I have been writing this blog since 2005. From time to time I stroll back through old blog posts looking for a connection, a story, or something sweet to remember. 

I had forgotten about this letter my Grandmother Diggle wrote in 1918 and was startled when I read it last night. It is such is a strong connection to what I am absorbed with today. In fact the letter and what I later learned about her younger brother who died in France in 1918 may explain my fascination with WWI.  

Maybe there is something lurking here that I will be interested to find. Or perhaps "they" have something to tell me.

So - - - - I am pulling it back to the front so that I can think more about it as I wait to see what happens.


Letter from the Past - Part 1

I love old letters, whether I know the people of not. The handwriting brings you close to the person who wrote it and often there is a story hidden in an old letter. I have several storytelling programs built around old letters.

A few weeks ago an old letter fell out of some files I was moving. I recognized my grandmother's strong cursive handwriting before I picked it up. The paper is yellowed, the creases where its folded threaten to tear. The envelope is addressed to her mother, Mrs. J. W. Cobb, at 703 South Church Street in Charlotte and the postmark - 

the letter bears a purple three cent stamp and is postmarked April 30, 1918. Mailed from Madison Square Station in New York City. It is written on hotel stationery - Hotel McAlpin, Broadway and 34th Street, New York City.

On a first read the letter doesn't say much but as I thought about it I wondered if there was a story in it. I often tell people to use old documents to make a story. So, what about trying it.

First I will share the letter with you - then I will add bits and pieces as I discover them to flesh out th story.


Tuesday, April 29th
Dear Mama,
This won't be much of a letter because I am pretty tired, But I just want to tell you that think I am going to have "some trip." We arrived OK this morning, and I hadn't slept much on the train. I went to bed after a hot bath and slept until about one thirty. Sam spent the day at the office, so I crossed over to Macy's and spent quite a while looking 

around and shopping. Had dinner with Sam and then Uncle Fred and Florence came over to the hotel and took us out. We went to Vaudenville and then to a little place - a favorite of Uncle Fred's and had some beer and sandwiches. Believe me, it certainly tasted good. Florence is such a sweet girl. She has Friday evening off and she is coming to take me over to her house.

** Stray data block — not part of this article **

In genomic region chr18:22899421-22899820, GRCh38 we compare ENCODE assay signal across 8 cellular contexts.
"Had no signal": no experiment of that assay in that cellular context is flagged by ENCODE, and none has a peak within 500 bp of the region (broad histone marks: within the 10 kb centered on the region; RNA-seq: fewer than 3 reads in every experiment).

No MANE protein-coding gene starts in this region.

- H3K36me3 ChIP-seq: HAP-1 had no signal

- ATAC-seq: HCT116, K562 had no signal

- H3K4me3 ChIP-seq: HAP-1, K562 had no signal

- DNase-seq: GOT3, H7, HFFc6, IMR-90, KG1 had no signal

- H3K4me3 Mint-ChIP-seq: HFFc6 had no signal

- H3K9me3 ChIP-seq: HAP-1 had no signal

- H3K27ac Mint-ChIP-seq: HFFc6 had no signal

Cousin Nell called me this afternoon. She will be here about nine tomorrow morning and we will spend the day together.

Hope your finger is getting better and that the boys are not too much trouble. Won't write any more now as it is late. Everything here stirred up over Liberty Bonds. Hope to see the returned heroes from France before I leave.

Tell Grandma not to worry about Uncle Fred. He looks grand and says he never felt better in his life.

Kiss the boys and tell them to be good. Much love to you all. Will save some news until I see you.


First - Lets' consider the cast of characters:

Louise Cobb Diggle - the letter writer- my father's mother. At this time Louise was 32 years old, they had been married nine years and in that time she had given birth to six children and was now two months pregnant with her seventh child, who would be a daughter, Loretto. No doubt she needed a break.

Sam Diggle - her husband, father of all her children, was 31 years old.

Mrs. J. W. Cobb - Louise's mother, sister of Uncle Fred, was 59 years old. Her son Walter, Jr., 31, was in the Army and overseas in France along with his younger brother, Fritz, 23. Fritz was who was named for her brother, Fred - the Unlce Fred in Louise's letter

Uncle Fred Grose - Mrs. Cobb's younger brother who was 55 and had lived in New York City for some time.

Florence - his daughter
Cousin Nell - not sure who she is.

"the boys" - Lewis Diggle, age 7, Jack Diggle, Age 6 and Robert Diggle, age 4 - Robert is my father. The other children left behind in Charlotte were Mary Cobb, Catherine and year old Betty.

Grandma- Mrs. Samuel Grose - Louise's 83 year old grandmother and Mrs. Cobb's widowed mother.

One afternoon when I was about thirteen I was visiting Nanny at 826 Central Avenue, the house she and Sam build to house this large family. She reminisced about a wonderful trip they had made to New York. I listened vaguely, as a kid 13 would, but I do recall her saying that she had a new hat, a new Easter hat, with a wide brim.

Hoping for a new slice of history.